Drivers have been warned that repair works to the Tyne Bridge will cause “crippling” congestion over the next three years. The leader of Gateshead Council shared the stark message ahead of works starting and said motorists must consider alternative routes.
The Newcastle Chronicle is reporting that the preliminary works are set to begin on the regional landmark in September with the erection of scaffolding and caring for the famous Kittiwake nests. The larger scale repair works, made possible by a Government investment of £35.3m, will begin next year.
However, the works mean capacity on the bridge will be reduced to one lane each way for three years from early 2024 creating “crippling” congestion, according to Coun Martin Gannon. Coun Gannon went on to say it is now the job of the local authority to make residents across the North East aware of the plans and to help people find alternative travel routes.
He said: “We have worked hard with Newcastle City Council in securing the funding and working through the programme that is going to be required to bring the bridge back up to scratch, it is absolutely essential. It’s not just that it’s an iconic symbol of Tyneside, it is a vital transport link for the region. It is entirely right and we have no option but to carry out these works.”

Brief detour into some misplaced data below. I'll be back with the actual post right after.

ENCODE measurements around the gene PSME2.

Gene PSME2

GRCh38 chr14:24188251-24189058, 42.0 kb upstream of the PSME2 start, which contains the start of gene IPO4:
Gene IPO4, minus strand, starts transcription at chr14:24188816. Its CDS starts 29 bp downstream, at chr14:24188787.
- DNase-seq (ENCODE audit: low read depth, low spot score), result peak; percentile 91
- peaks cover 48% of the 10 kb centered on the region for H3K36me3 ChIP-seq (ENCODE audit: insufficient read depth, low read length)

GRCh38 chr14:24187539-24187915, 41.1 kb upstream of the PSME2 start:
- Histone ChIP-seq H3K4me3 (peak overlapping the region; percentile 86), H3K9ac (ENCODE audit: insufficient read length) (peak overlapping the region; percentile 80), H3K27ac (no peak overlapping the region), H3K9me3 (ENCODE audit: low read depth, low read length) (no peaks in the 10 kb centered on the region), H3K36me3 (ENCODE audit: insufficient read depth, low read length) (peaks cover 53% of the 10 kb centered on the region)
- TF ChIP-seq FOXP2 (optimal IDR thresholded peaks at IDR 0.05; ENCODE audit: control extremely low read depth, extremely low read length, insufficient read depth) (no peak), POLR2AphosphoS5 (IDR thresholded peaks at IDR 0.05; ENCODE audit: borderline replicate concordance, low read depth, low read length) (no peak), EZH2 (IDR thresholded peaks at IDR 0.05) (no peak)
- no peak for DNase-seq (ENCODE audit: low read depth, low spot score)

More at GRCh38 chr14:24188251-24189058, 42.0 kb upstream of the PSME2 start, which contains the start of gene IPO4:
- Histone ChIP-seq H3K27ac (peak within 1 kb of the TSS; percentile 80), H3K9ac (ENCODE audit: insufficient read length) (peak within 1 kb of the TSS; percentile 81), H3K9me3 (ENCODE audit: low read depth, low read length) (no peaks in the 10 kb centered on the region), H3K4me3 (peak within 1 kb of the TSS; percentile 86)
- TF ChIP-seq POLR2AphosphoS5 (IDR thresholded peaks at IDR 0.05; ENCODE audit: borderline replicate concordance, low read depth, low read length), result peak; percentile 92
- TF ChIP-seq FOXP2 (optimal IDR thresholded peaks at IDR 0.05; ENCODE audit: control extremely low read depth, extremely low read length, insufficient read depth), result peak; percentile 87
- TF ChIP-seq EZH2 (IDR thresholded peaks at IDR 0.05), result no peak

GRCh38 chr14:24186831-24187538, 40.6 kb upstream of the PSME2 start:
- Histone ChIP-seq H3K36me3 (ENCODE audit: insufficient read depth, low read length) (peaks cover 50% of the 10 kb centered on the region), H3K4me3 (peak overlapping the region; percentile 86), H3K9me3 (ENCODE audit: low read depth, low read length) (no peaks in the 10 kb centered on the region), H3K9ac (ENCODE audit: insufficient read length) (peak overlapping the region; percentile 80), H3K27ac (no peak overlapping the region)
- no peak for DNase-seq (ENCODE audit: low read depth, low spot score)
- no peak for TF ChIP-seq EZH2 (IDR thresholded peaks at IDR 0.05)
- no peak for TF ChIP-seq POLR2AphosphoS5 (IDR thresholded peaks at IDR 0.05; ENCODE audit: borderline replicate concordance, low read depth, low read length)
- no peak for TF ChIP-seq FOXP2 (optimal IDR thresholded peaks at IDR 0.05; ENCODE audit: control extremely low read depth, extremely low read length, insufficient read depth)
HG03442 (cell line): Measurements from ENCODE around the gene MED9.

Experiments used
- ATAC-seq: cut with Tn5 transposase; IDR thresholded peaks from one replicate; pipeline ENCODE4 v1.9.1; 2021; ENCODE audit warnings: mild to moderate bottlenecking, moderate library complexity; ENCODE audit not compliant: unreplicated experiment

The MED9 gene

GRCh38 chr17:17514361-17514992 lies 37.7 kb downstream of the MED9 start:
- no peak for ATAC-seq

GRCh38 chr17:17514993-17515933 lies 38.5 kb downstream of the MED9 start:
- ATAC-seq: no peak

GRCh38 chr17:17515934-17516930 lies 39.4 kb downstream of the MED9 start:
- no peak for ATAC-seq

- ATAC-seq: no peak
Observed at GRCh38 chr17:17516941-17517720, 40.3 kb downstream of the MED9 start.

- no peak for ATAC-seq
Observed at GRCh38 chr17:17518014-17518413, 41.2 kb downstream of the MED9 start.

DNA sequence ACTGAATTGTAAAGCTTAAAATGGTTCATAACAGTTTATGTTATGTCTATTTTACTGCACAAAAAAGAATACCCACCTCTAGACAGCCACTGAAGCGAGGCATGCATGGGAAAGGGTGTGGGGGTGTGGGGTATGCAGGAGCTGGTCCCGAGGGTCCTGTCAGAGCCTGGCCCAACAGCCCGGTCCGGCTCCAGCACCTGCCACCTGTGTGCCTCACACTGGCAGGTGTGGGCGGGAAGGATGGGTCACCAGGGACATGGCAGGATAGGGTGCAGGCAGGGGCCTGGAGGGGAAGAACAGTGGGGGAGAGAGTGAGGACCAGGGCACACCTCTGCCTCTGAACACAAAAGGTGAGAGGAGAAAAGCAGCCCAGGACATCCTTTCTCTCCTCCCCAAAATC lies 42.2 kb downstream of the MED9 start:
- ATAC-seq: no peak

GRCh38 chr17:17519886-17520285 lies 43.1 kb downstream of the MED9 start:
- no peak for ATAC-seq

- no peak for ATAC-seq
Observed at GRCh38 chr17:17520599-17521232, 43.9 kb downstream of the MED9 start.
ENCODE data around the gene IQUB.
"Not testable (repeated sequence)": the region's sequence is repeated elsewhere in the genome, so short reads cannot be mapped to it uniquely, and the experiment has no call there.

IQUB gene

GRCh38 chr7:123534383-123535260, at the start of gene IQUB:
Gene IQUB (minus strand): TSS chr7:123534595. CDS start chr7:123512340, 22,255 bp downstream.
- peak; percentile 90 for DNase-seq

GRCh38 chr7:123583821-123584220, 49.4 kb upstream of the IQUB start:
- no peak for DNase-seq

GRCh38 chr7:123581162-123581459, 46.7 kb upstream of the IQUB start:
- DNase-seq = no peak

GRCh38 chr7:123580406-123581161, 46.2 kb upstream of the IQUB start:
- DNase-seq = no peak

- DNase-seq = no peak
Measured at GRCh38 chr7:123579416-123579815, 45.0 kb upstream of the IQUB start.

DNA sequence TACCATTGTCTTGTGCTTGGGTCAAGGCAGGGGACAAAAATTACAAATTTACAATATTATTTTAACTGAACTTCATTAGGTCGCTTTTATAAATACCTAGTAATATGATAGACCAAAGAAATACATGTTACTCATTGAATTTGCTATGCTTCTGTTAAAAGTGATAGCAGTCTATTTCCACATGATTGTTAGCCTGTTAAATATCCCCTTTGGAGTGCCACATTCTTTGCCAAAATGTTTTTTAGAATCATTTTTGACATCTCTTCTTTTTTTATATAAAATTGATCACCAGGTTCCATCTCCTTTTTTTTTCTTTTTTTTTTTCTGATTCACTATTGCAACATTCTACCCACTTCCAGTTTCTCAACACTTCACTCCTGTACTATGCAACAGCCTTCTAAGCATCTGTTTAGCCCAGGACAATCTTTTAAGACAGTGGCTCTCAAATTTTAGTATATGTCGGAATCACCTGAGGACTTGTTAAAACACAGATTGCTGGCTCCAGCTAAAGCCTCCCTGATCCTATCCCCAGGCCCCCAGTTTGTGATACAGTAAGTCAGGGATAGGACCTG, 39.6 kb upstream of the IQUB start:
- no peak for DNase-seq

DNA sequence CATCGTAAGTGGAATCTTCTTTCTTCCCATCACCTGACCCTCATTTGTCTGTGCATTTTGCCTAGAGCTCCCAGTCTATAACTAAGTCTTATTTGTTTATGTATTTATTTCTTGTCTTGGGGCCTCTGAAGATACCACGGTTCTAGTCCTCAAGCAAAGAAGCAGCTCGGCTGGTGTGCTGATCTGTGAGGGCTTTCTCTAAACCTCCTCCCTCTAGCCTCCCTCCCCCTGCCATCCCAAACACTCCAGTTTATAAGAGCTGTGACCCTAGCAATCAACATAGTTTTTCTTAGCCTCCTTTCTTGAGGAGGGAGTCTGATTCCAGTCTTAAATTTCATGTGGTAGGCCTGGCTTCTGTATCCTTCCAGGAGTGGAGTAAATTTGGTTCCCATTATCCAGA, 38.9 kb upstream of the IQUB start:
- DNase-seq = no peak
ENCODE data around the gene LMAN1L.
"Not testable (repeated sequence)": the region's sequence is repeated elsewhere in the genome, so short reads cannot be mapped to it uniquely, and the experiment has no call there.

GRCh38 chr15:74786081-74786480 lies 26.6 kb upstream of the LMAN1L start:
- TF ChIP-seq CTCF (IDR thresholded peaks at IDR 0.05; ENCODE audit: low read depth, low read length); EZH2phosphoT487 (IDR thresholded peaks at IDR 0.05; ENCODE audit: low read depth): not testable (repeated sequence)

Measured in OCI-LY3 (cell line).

At present, approximately 70,000 vehicles cross the bridge every day, but once works are in full swing that figure is expected to drop by 50%.
Coun Gannon continued: “What we can’t have is a situation where on the first day of the work people turn up and say ‘I didn’t know that was happening’. We need to be absolutely clear with people now that there will be crippling congestion over the next three years, and therefore people need to find alternative routes.
“We want the message out really strongly to the people of the North East of England that yes we are proud to do this, the bridge will be brought up to its glory to celebrate its 100th anniversary. But the inevitable consequence of having to do something that is unavoidable is we are going to have reduced capacity on the bridge for three years and it is going to cause huge congestion and people need to start making alternative provisions.”
Over the coming months, Gateshead Council will raise awareness among motorists to try to ease congestion during the works.
While councillors welcomed funding from central Government for the scheme, some believed the situation could have been made easier if requests were heard earlier. Gateshead Council cabinet member for the environment and transport, John McElroy said: “It would have been better if the Government listened to us earlier, but never the less we are where we are.”